As of 05/17/2019
Industrials: 25,764 98.68 0.4%
Transports: 10,492 113.76 1.1%
Utilities: 790 +3.91 +0.5%
Nasdaq: 7,816 81.77 1.0%
S&P 500: 2,860 16.79 0.6%

YTD
+10.4%
+14.4%
+10.8%
+17.8%
+14.1%

26,600 or 25,000 by 06/01/2019
10,700 or 10,000 by 06/01/2019
825 or 755 by 06/01/2019
8,100 or 7,400 by 06/01/2019
2,900 or 2,740 by 06/01/2019

As of 05/17/2019
Industrials: 25,764 98.68 0.4%
Transports: 10,492 113.76 1.1%
Utilities: 790 +3.91 +0.5%
Nasdaq: 7,816 81.77 1.0%
S&P 500: 2,860 16.79 0.6%

YTD
+10.4%
+14.4%
+10.8%
+17.8%
+14.1%

26,600 or 25,000 by 06/01/2019
10,700 or 10,000 by 06/01/2019
825 or 755 by 06/01/2019
8,100 or 7,400 by 06/01/2019
2,900 or 2,740 by 06/01/2019
 
Initial release: 6/22/2018
This article describes my analysis of the bullish AB=CD pattern as described by publicly available information and common sense rules to determine valid patterns. Additional rules may or may not improve performance. I tested the pattern using only the below identification guidelines.
The bullish AB=CD is a measured move down chart pattern except that the turns are located using Fibonacci ratios.
The pattern correctly predicts point D 57% of the time. By using the next higher Fibonacci ratio in the measure rule, you can boost the accuracy somewhat, to 65%. I'll explain this in Trading Tips.
Bullish AB=CD

Important Bull Market ResultsOverall performance rank (1 is best): Not ranked
Break even failure rate: *17%
Average rise: *40%
Throwback rate: 63%
Percentage meeting price target: 57%
The above numbers are based on 2,540 perfect trades. See the glossary for definitions. * As measured from the peak at point D, regardless of the breakout direction. 
Find four turns where the ratio of one leg to another is close to the Fibonacci numbers listed in the prior table. What does "close" mean? In my tests, I used 1% because this pattern occurs so frequently, a larger percentage is not necessary. See Trading Tips for an explanation of this. I used a reciprocal of the Fibonacci retrace to predict D. That excluded some of the ratios listed in the table, BCD row, because they are not reciprocals of the ABC retrace (meaning I excluded 314% and 224%). 
Bullish AB=CD Ratios

The following explains how to use the measure rule to predict point D. Why is this important? Because if you can identify a valid ABC turn, you can determine how far price will drop (to D). This method works 57% of the time, according to my tests but you can increase this to 65%.
Find the ABC retrace which obeys one of the Fibonacci ratios listed in the previous table. Because the CD leg is supposed to equal the length of the AB leg, if we know the length of AB, we can compute point D.
For example, if point A is at 35, B is at 25 and C is at 28.82. Point C retraces 38.2% of the AB move. The length of AB is 10. Subtract this from the high at C gives a target of 18.82.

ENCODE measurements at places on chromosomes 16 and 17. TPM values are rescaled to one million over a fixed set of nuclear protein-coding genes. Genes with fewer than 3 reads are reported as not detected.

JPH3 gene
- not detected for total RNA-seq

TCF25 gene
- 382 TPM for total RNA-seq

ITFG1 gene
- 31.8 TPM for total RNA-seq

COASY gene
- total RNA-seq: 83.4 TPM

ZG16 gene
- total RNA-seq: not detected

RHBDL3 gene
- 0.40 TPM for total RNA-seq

This method works 57% of the time.
In this case, the CB leg is 10.9810 or 0.98. Multiplying this by 2 gives 1.96 and subtracting 1.96 from the high at C gives 9.02. That value becomes the D target.
This method works the same as the prior one, 57% of the time.
You can increase the accuracy of the measure rule by using the next higher Fibonacci number in the formula to find point D.
In this example, instead of using 50%, use 61.8%. The multiplication number would change from 2 (1/0.5) to 1.618 (1/0.618). So we have 0.98 * 1.618 or 1.59. Subtract that value from the high at C (10.98) gives 9.39, closer than the prior method's 9.02. This projection method works 65% of the time.
The traditional measure I use to determine whether a chart patterns is bullish or bearish is to determine the breakout direction.
A close above the top of the pattern (above point A, refer to the image on the right) means an upward breakout. A close below the bottom of the pattern (below point D) means a downward breakout. Using this measure, I found that 56% of bullish AB=CD patterns breakout upward. That means the pattern is bullish.
An upward breakout occurs despite price ending the pattern at the low (D).
Also, the upward breakout after price has been stairstepping lower means this pattern acts as a reversal of the downward trend.
The above chart shows a bullish AB=CD pattern on the daily scale.
Price peaks at A at 49.82, drops to B at 45.37 and retraces to C at 49.29. The ABC retrace measures (49.2945.37)/(49.8245.37) or 88%, close to the 88.6% retrace from the Identification Guidelines table.
D has a low of 43.40, although the next day price makes a lower low.
Does D reach the predicted measure rule target? Let's find out.
The AB drop is 49.8245.37 or 4.45. Subtracting this from C gives 44.84. So, D is below the target. In other words, the ABC move correctly predicted point D.
Although the stock made a lower low the next day, it has moved higher, reluctantly it seems, to a high of 52.43 on May 1, 2018 before moving lower again.
 Thomas Bulkowski
See Also

AB=CD is a registered trademark of Scott Carney.
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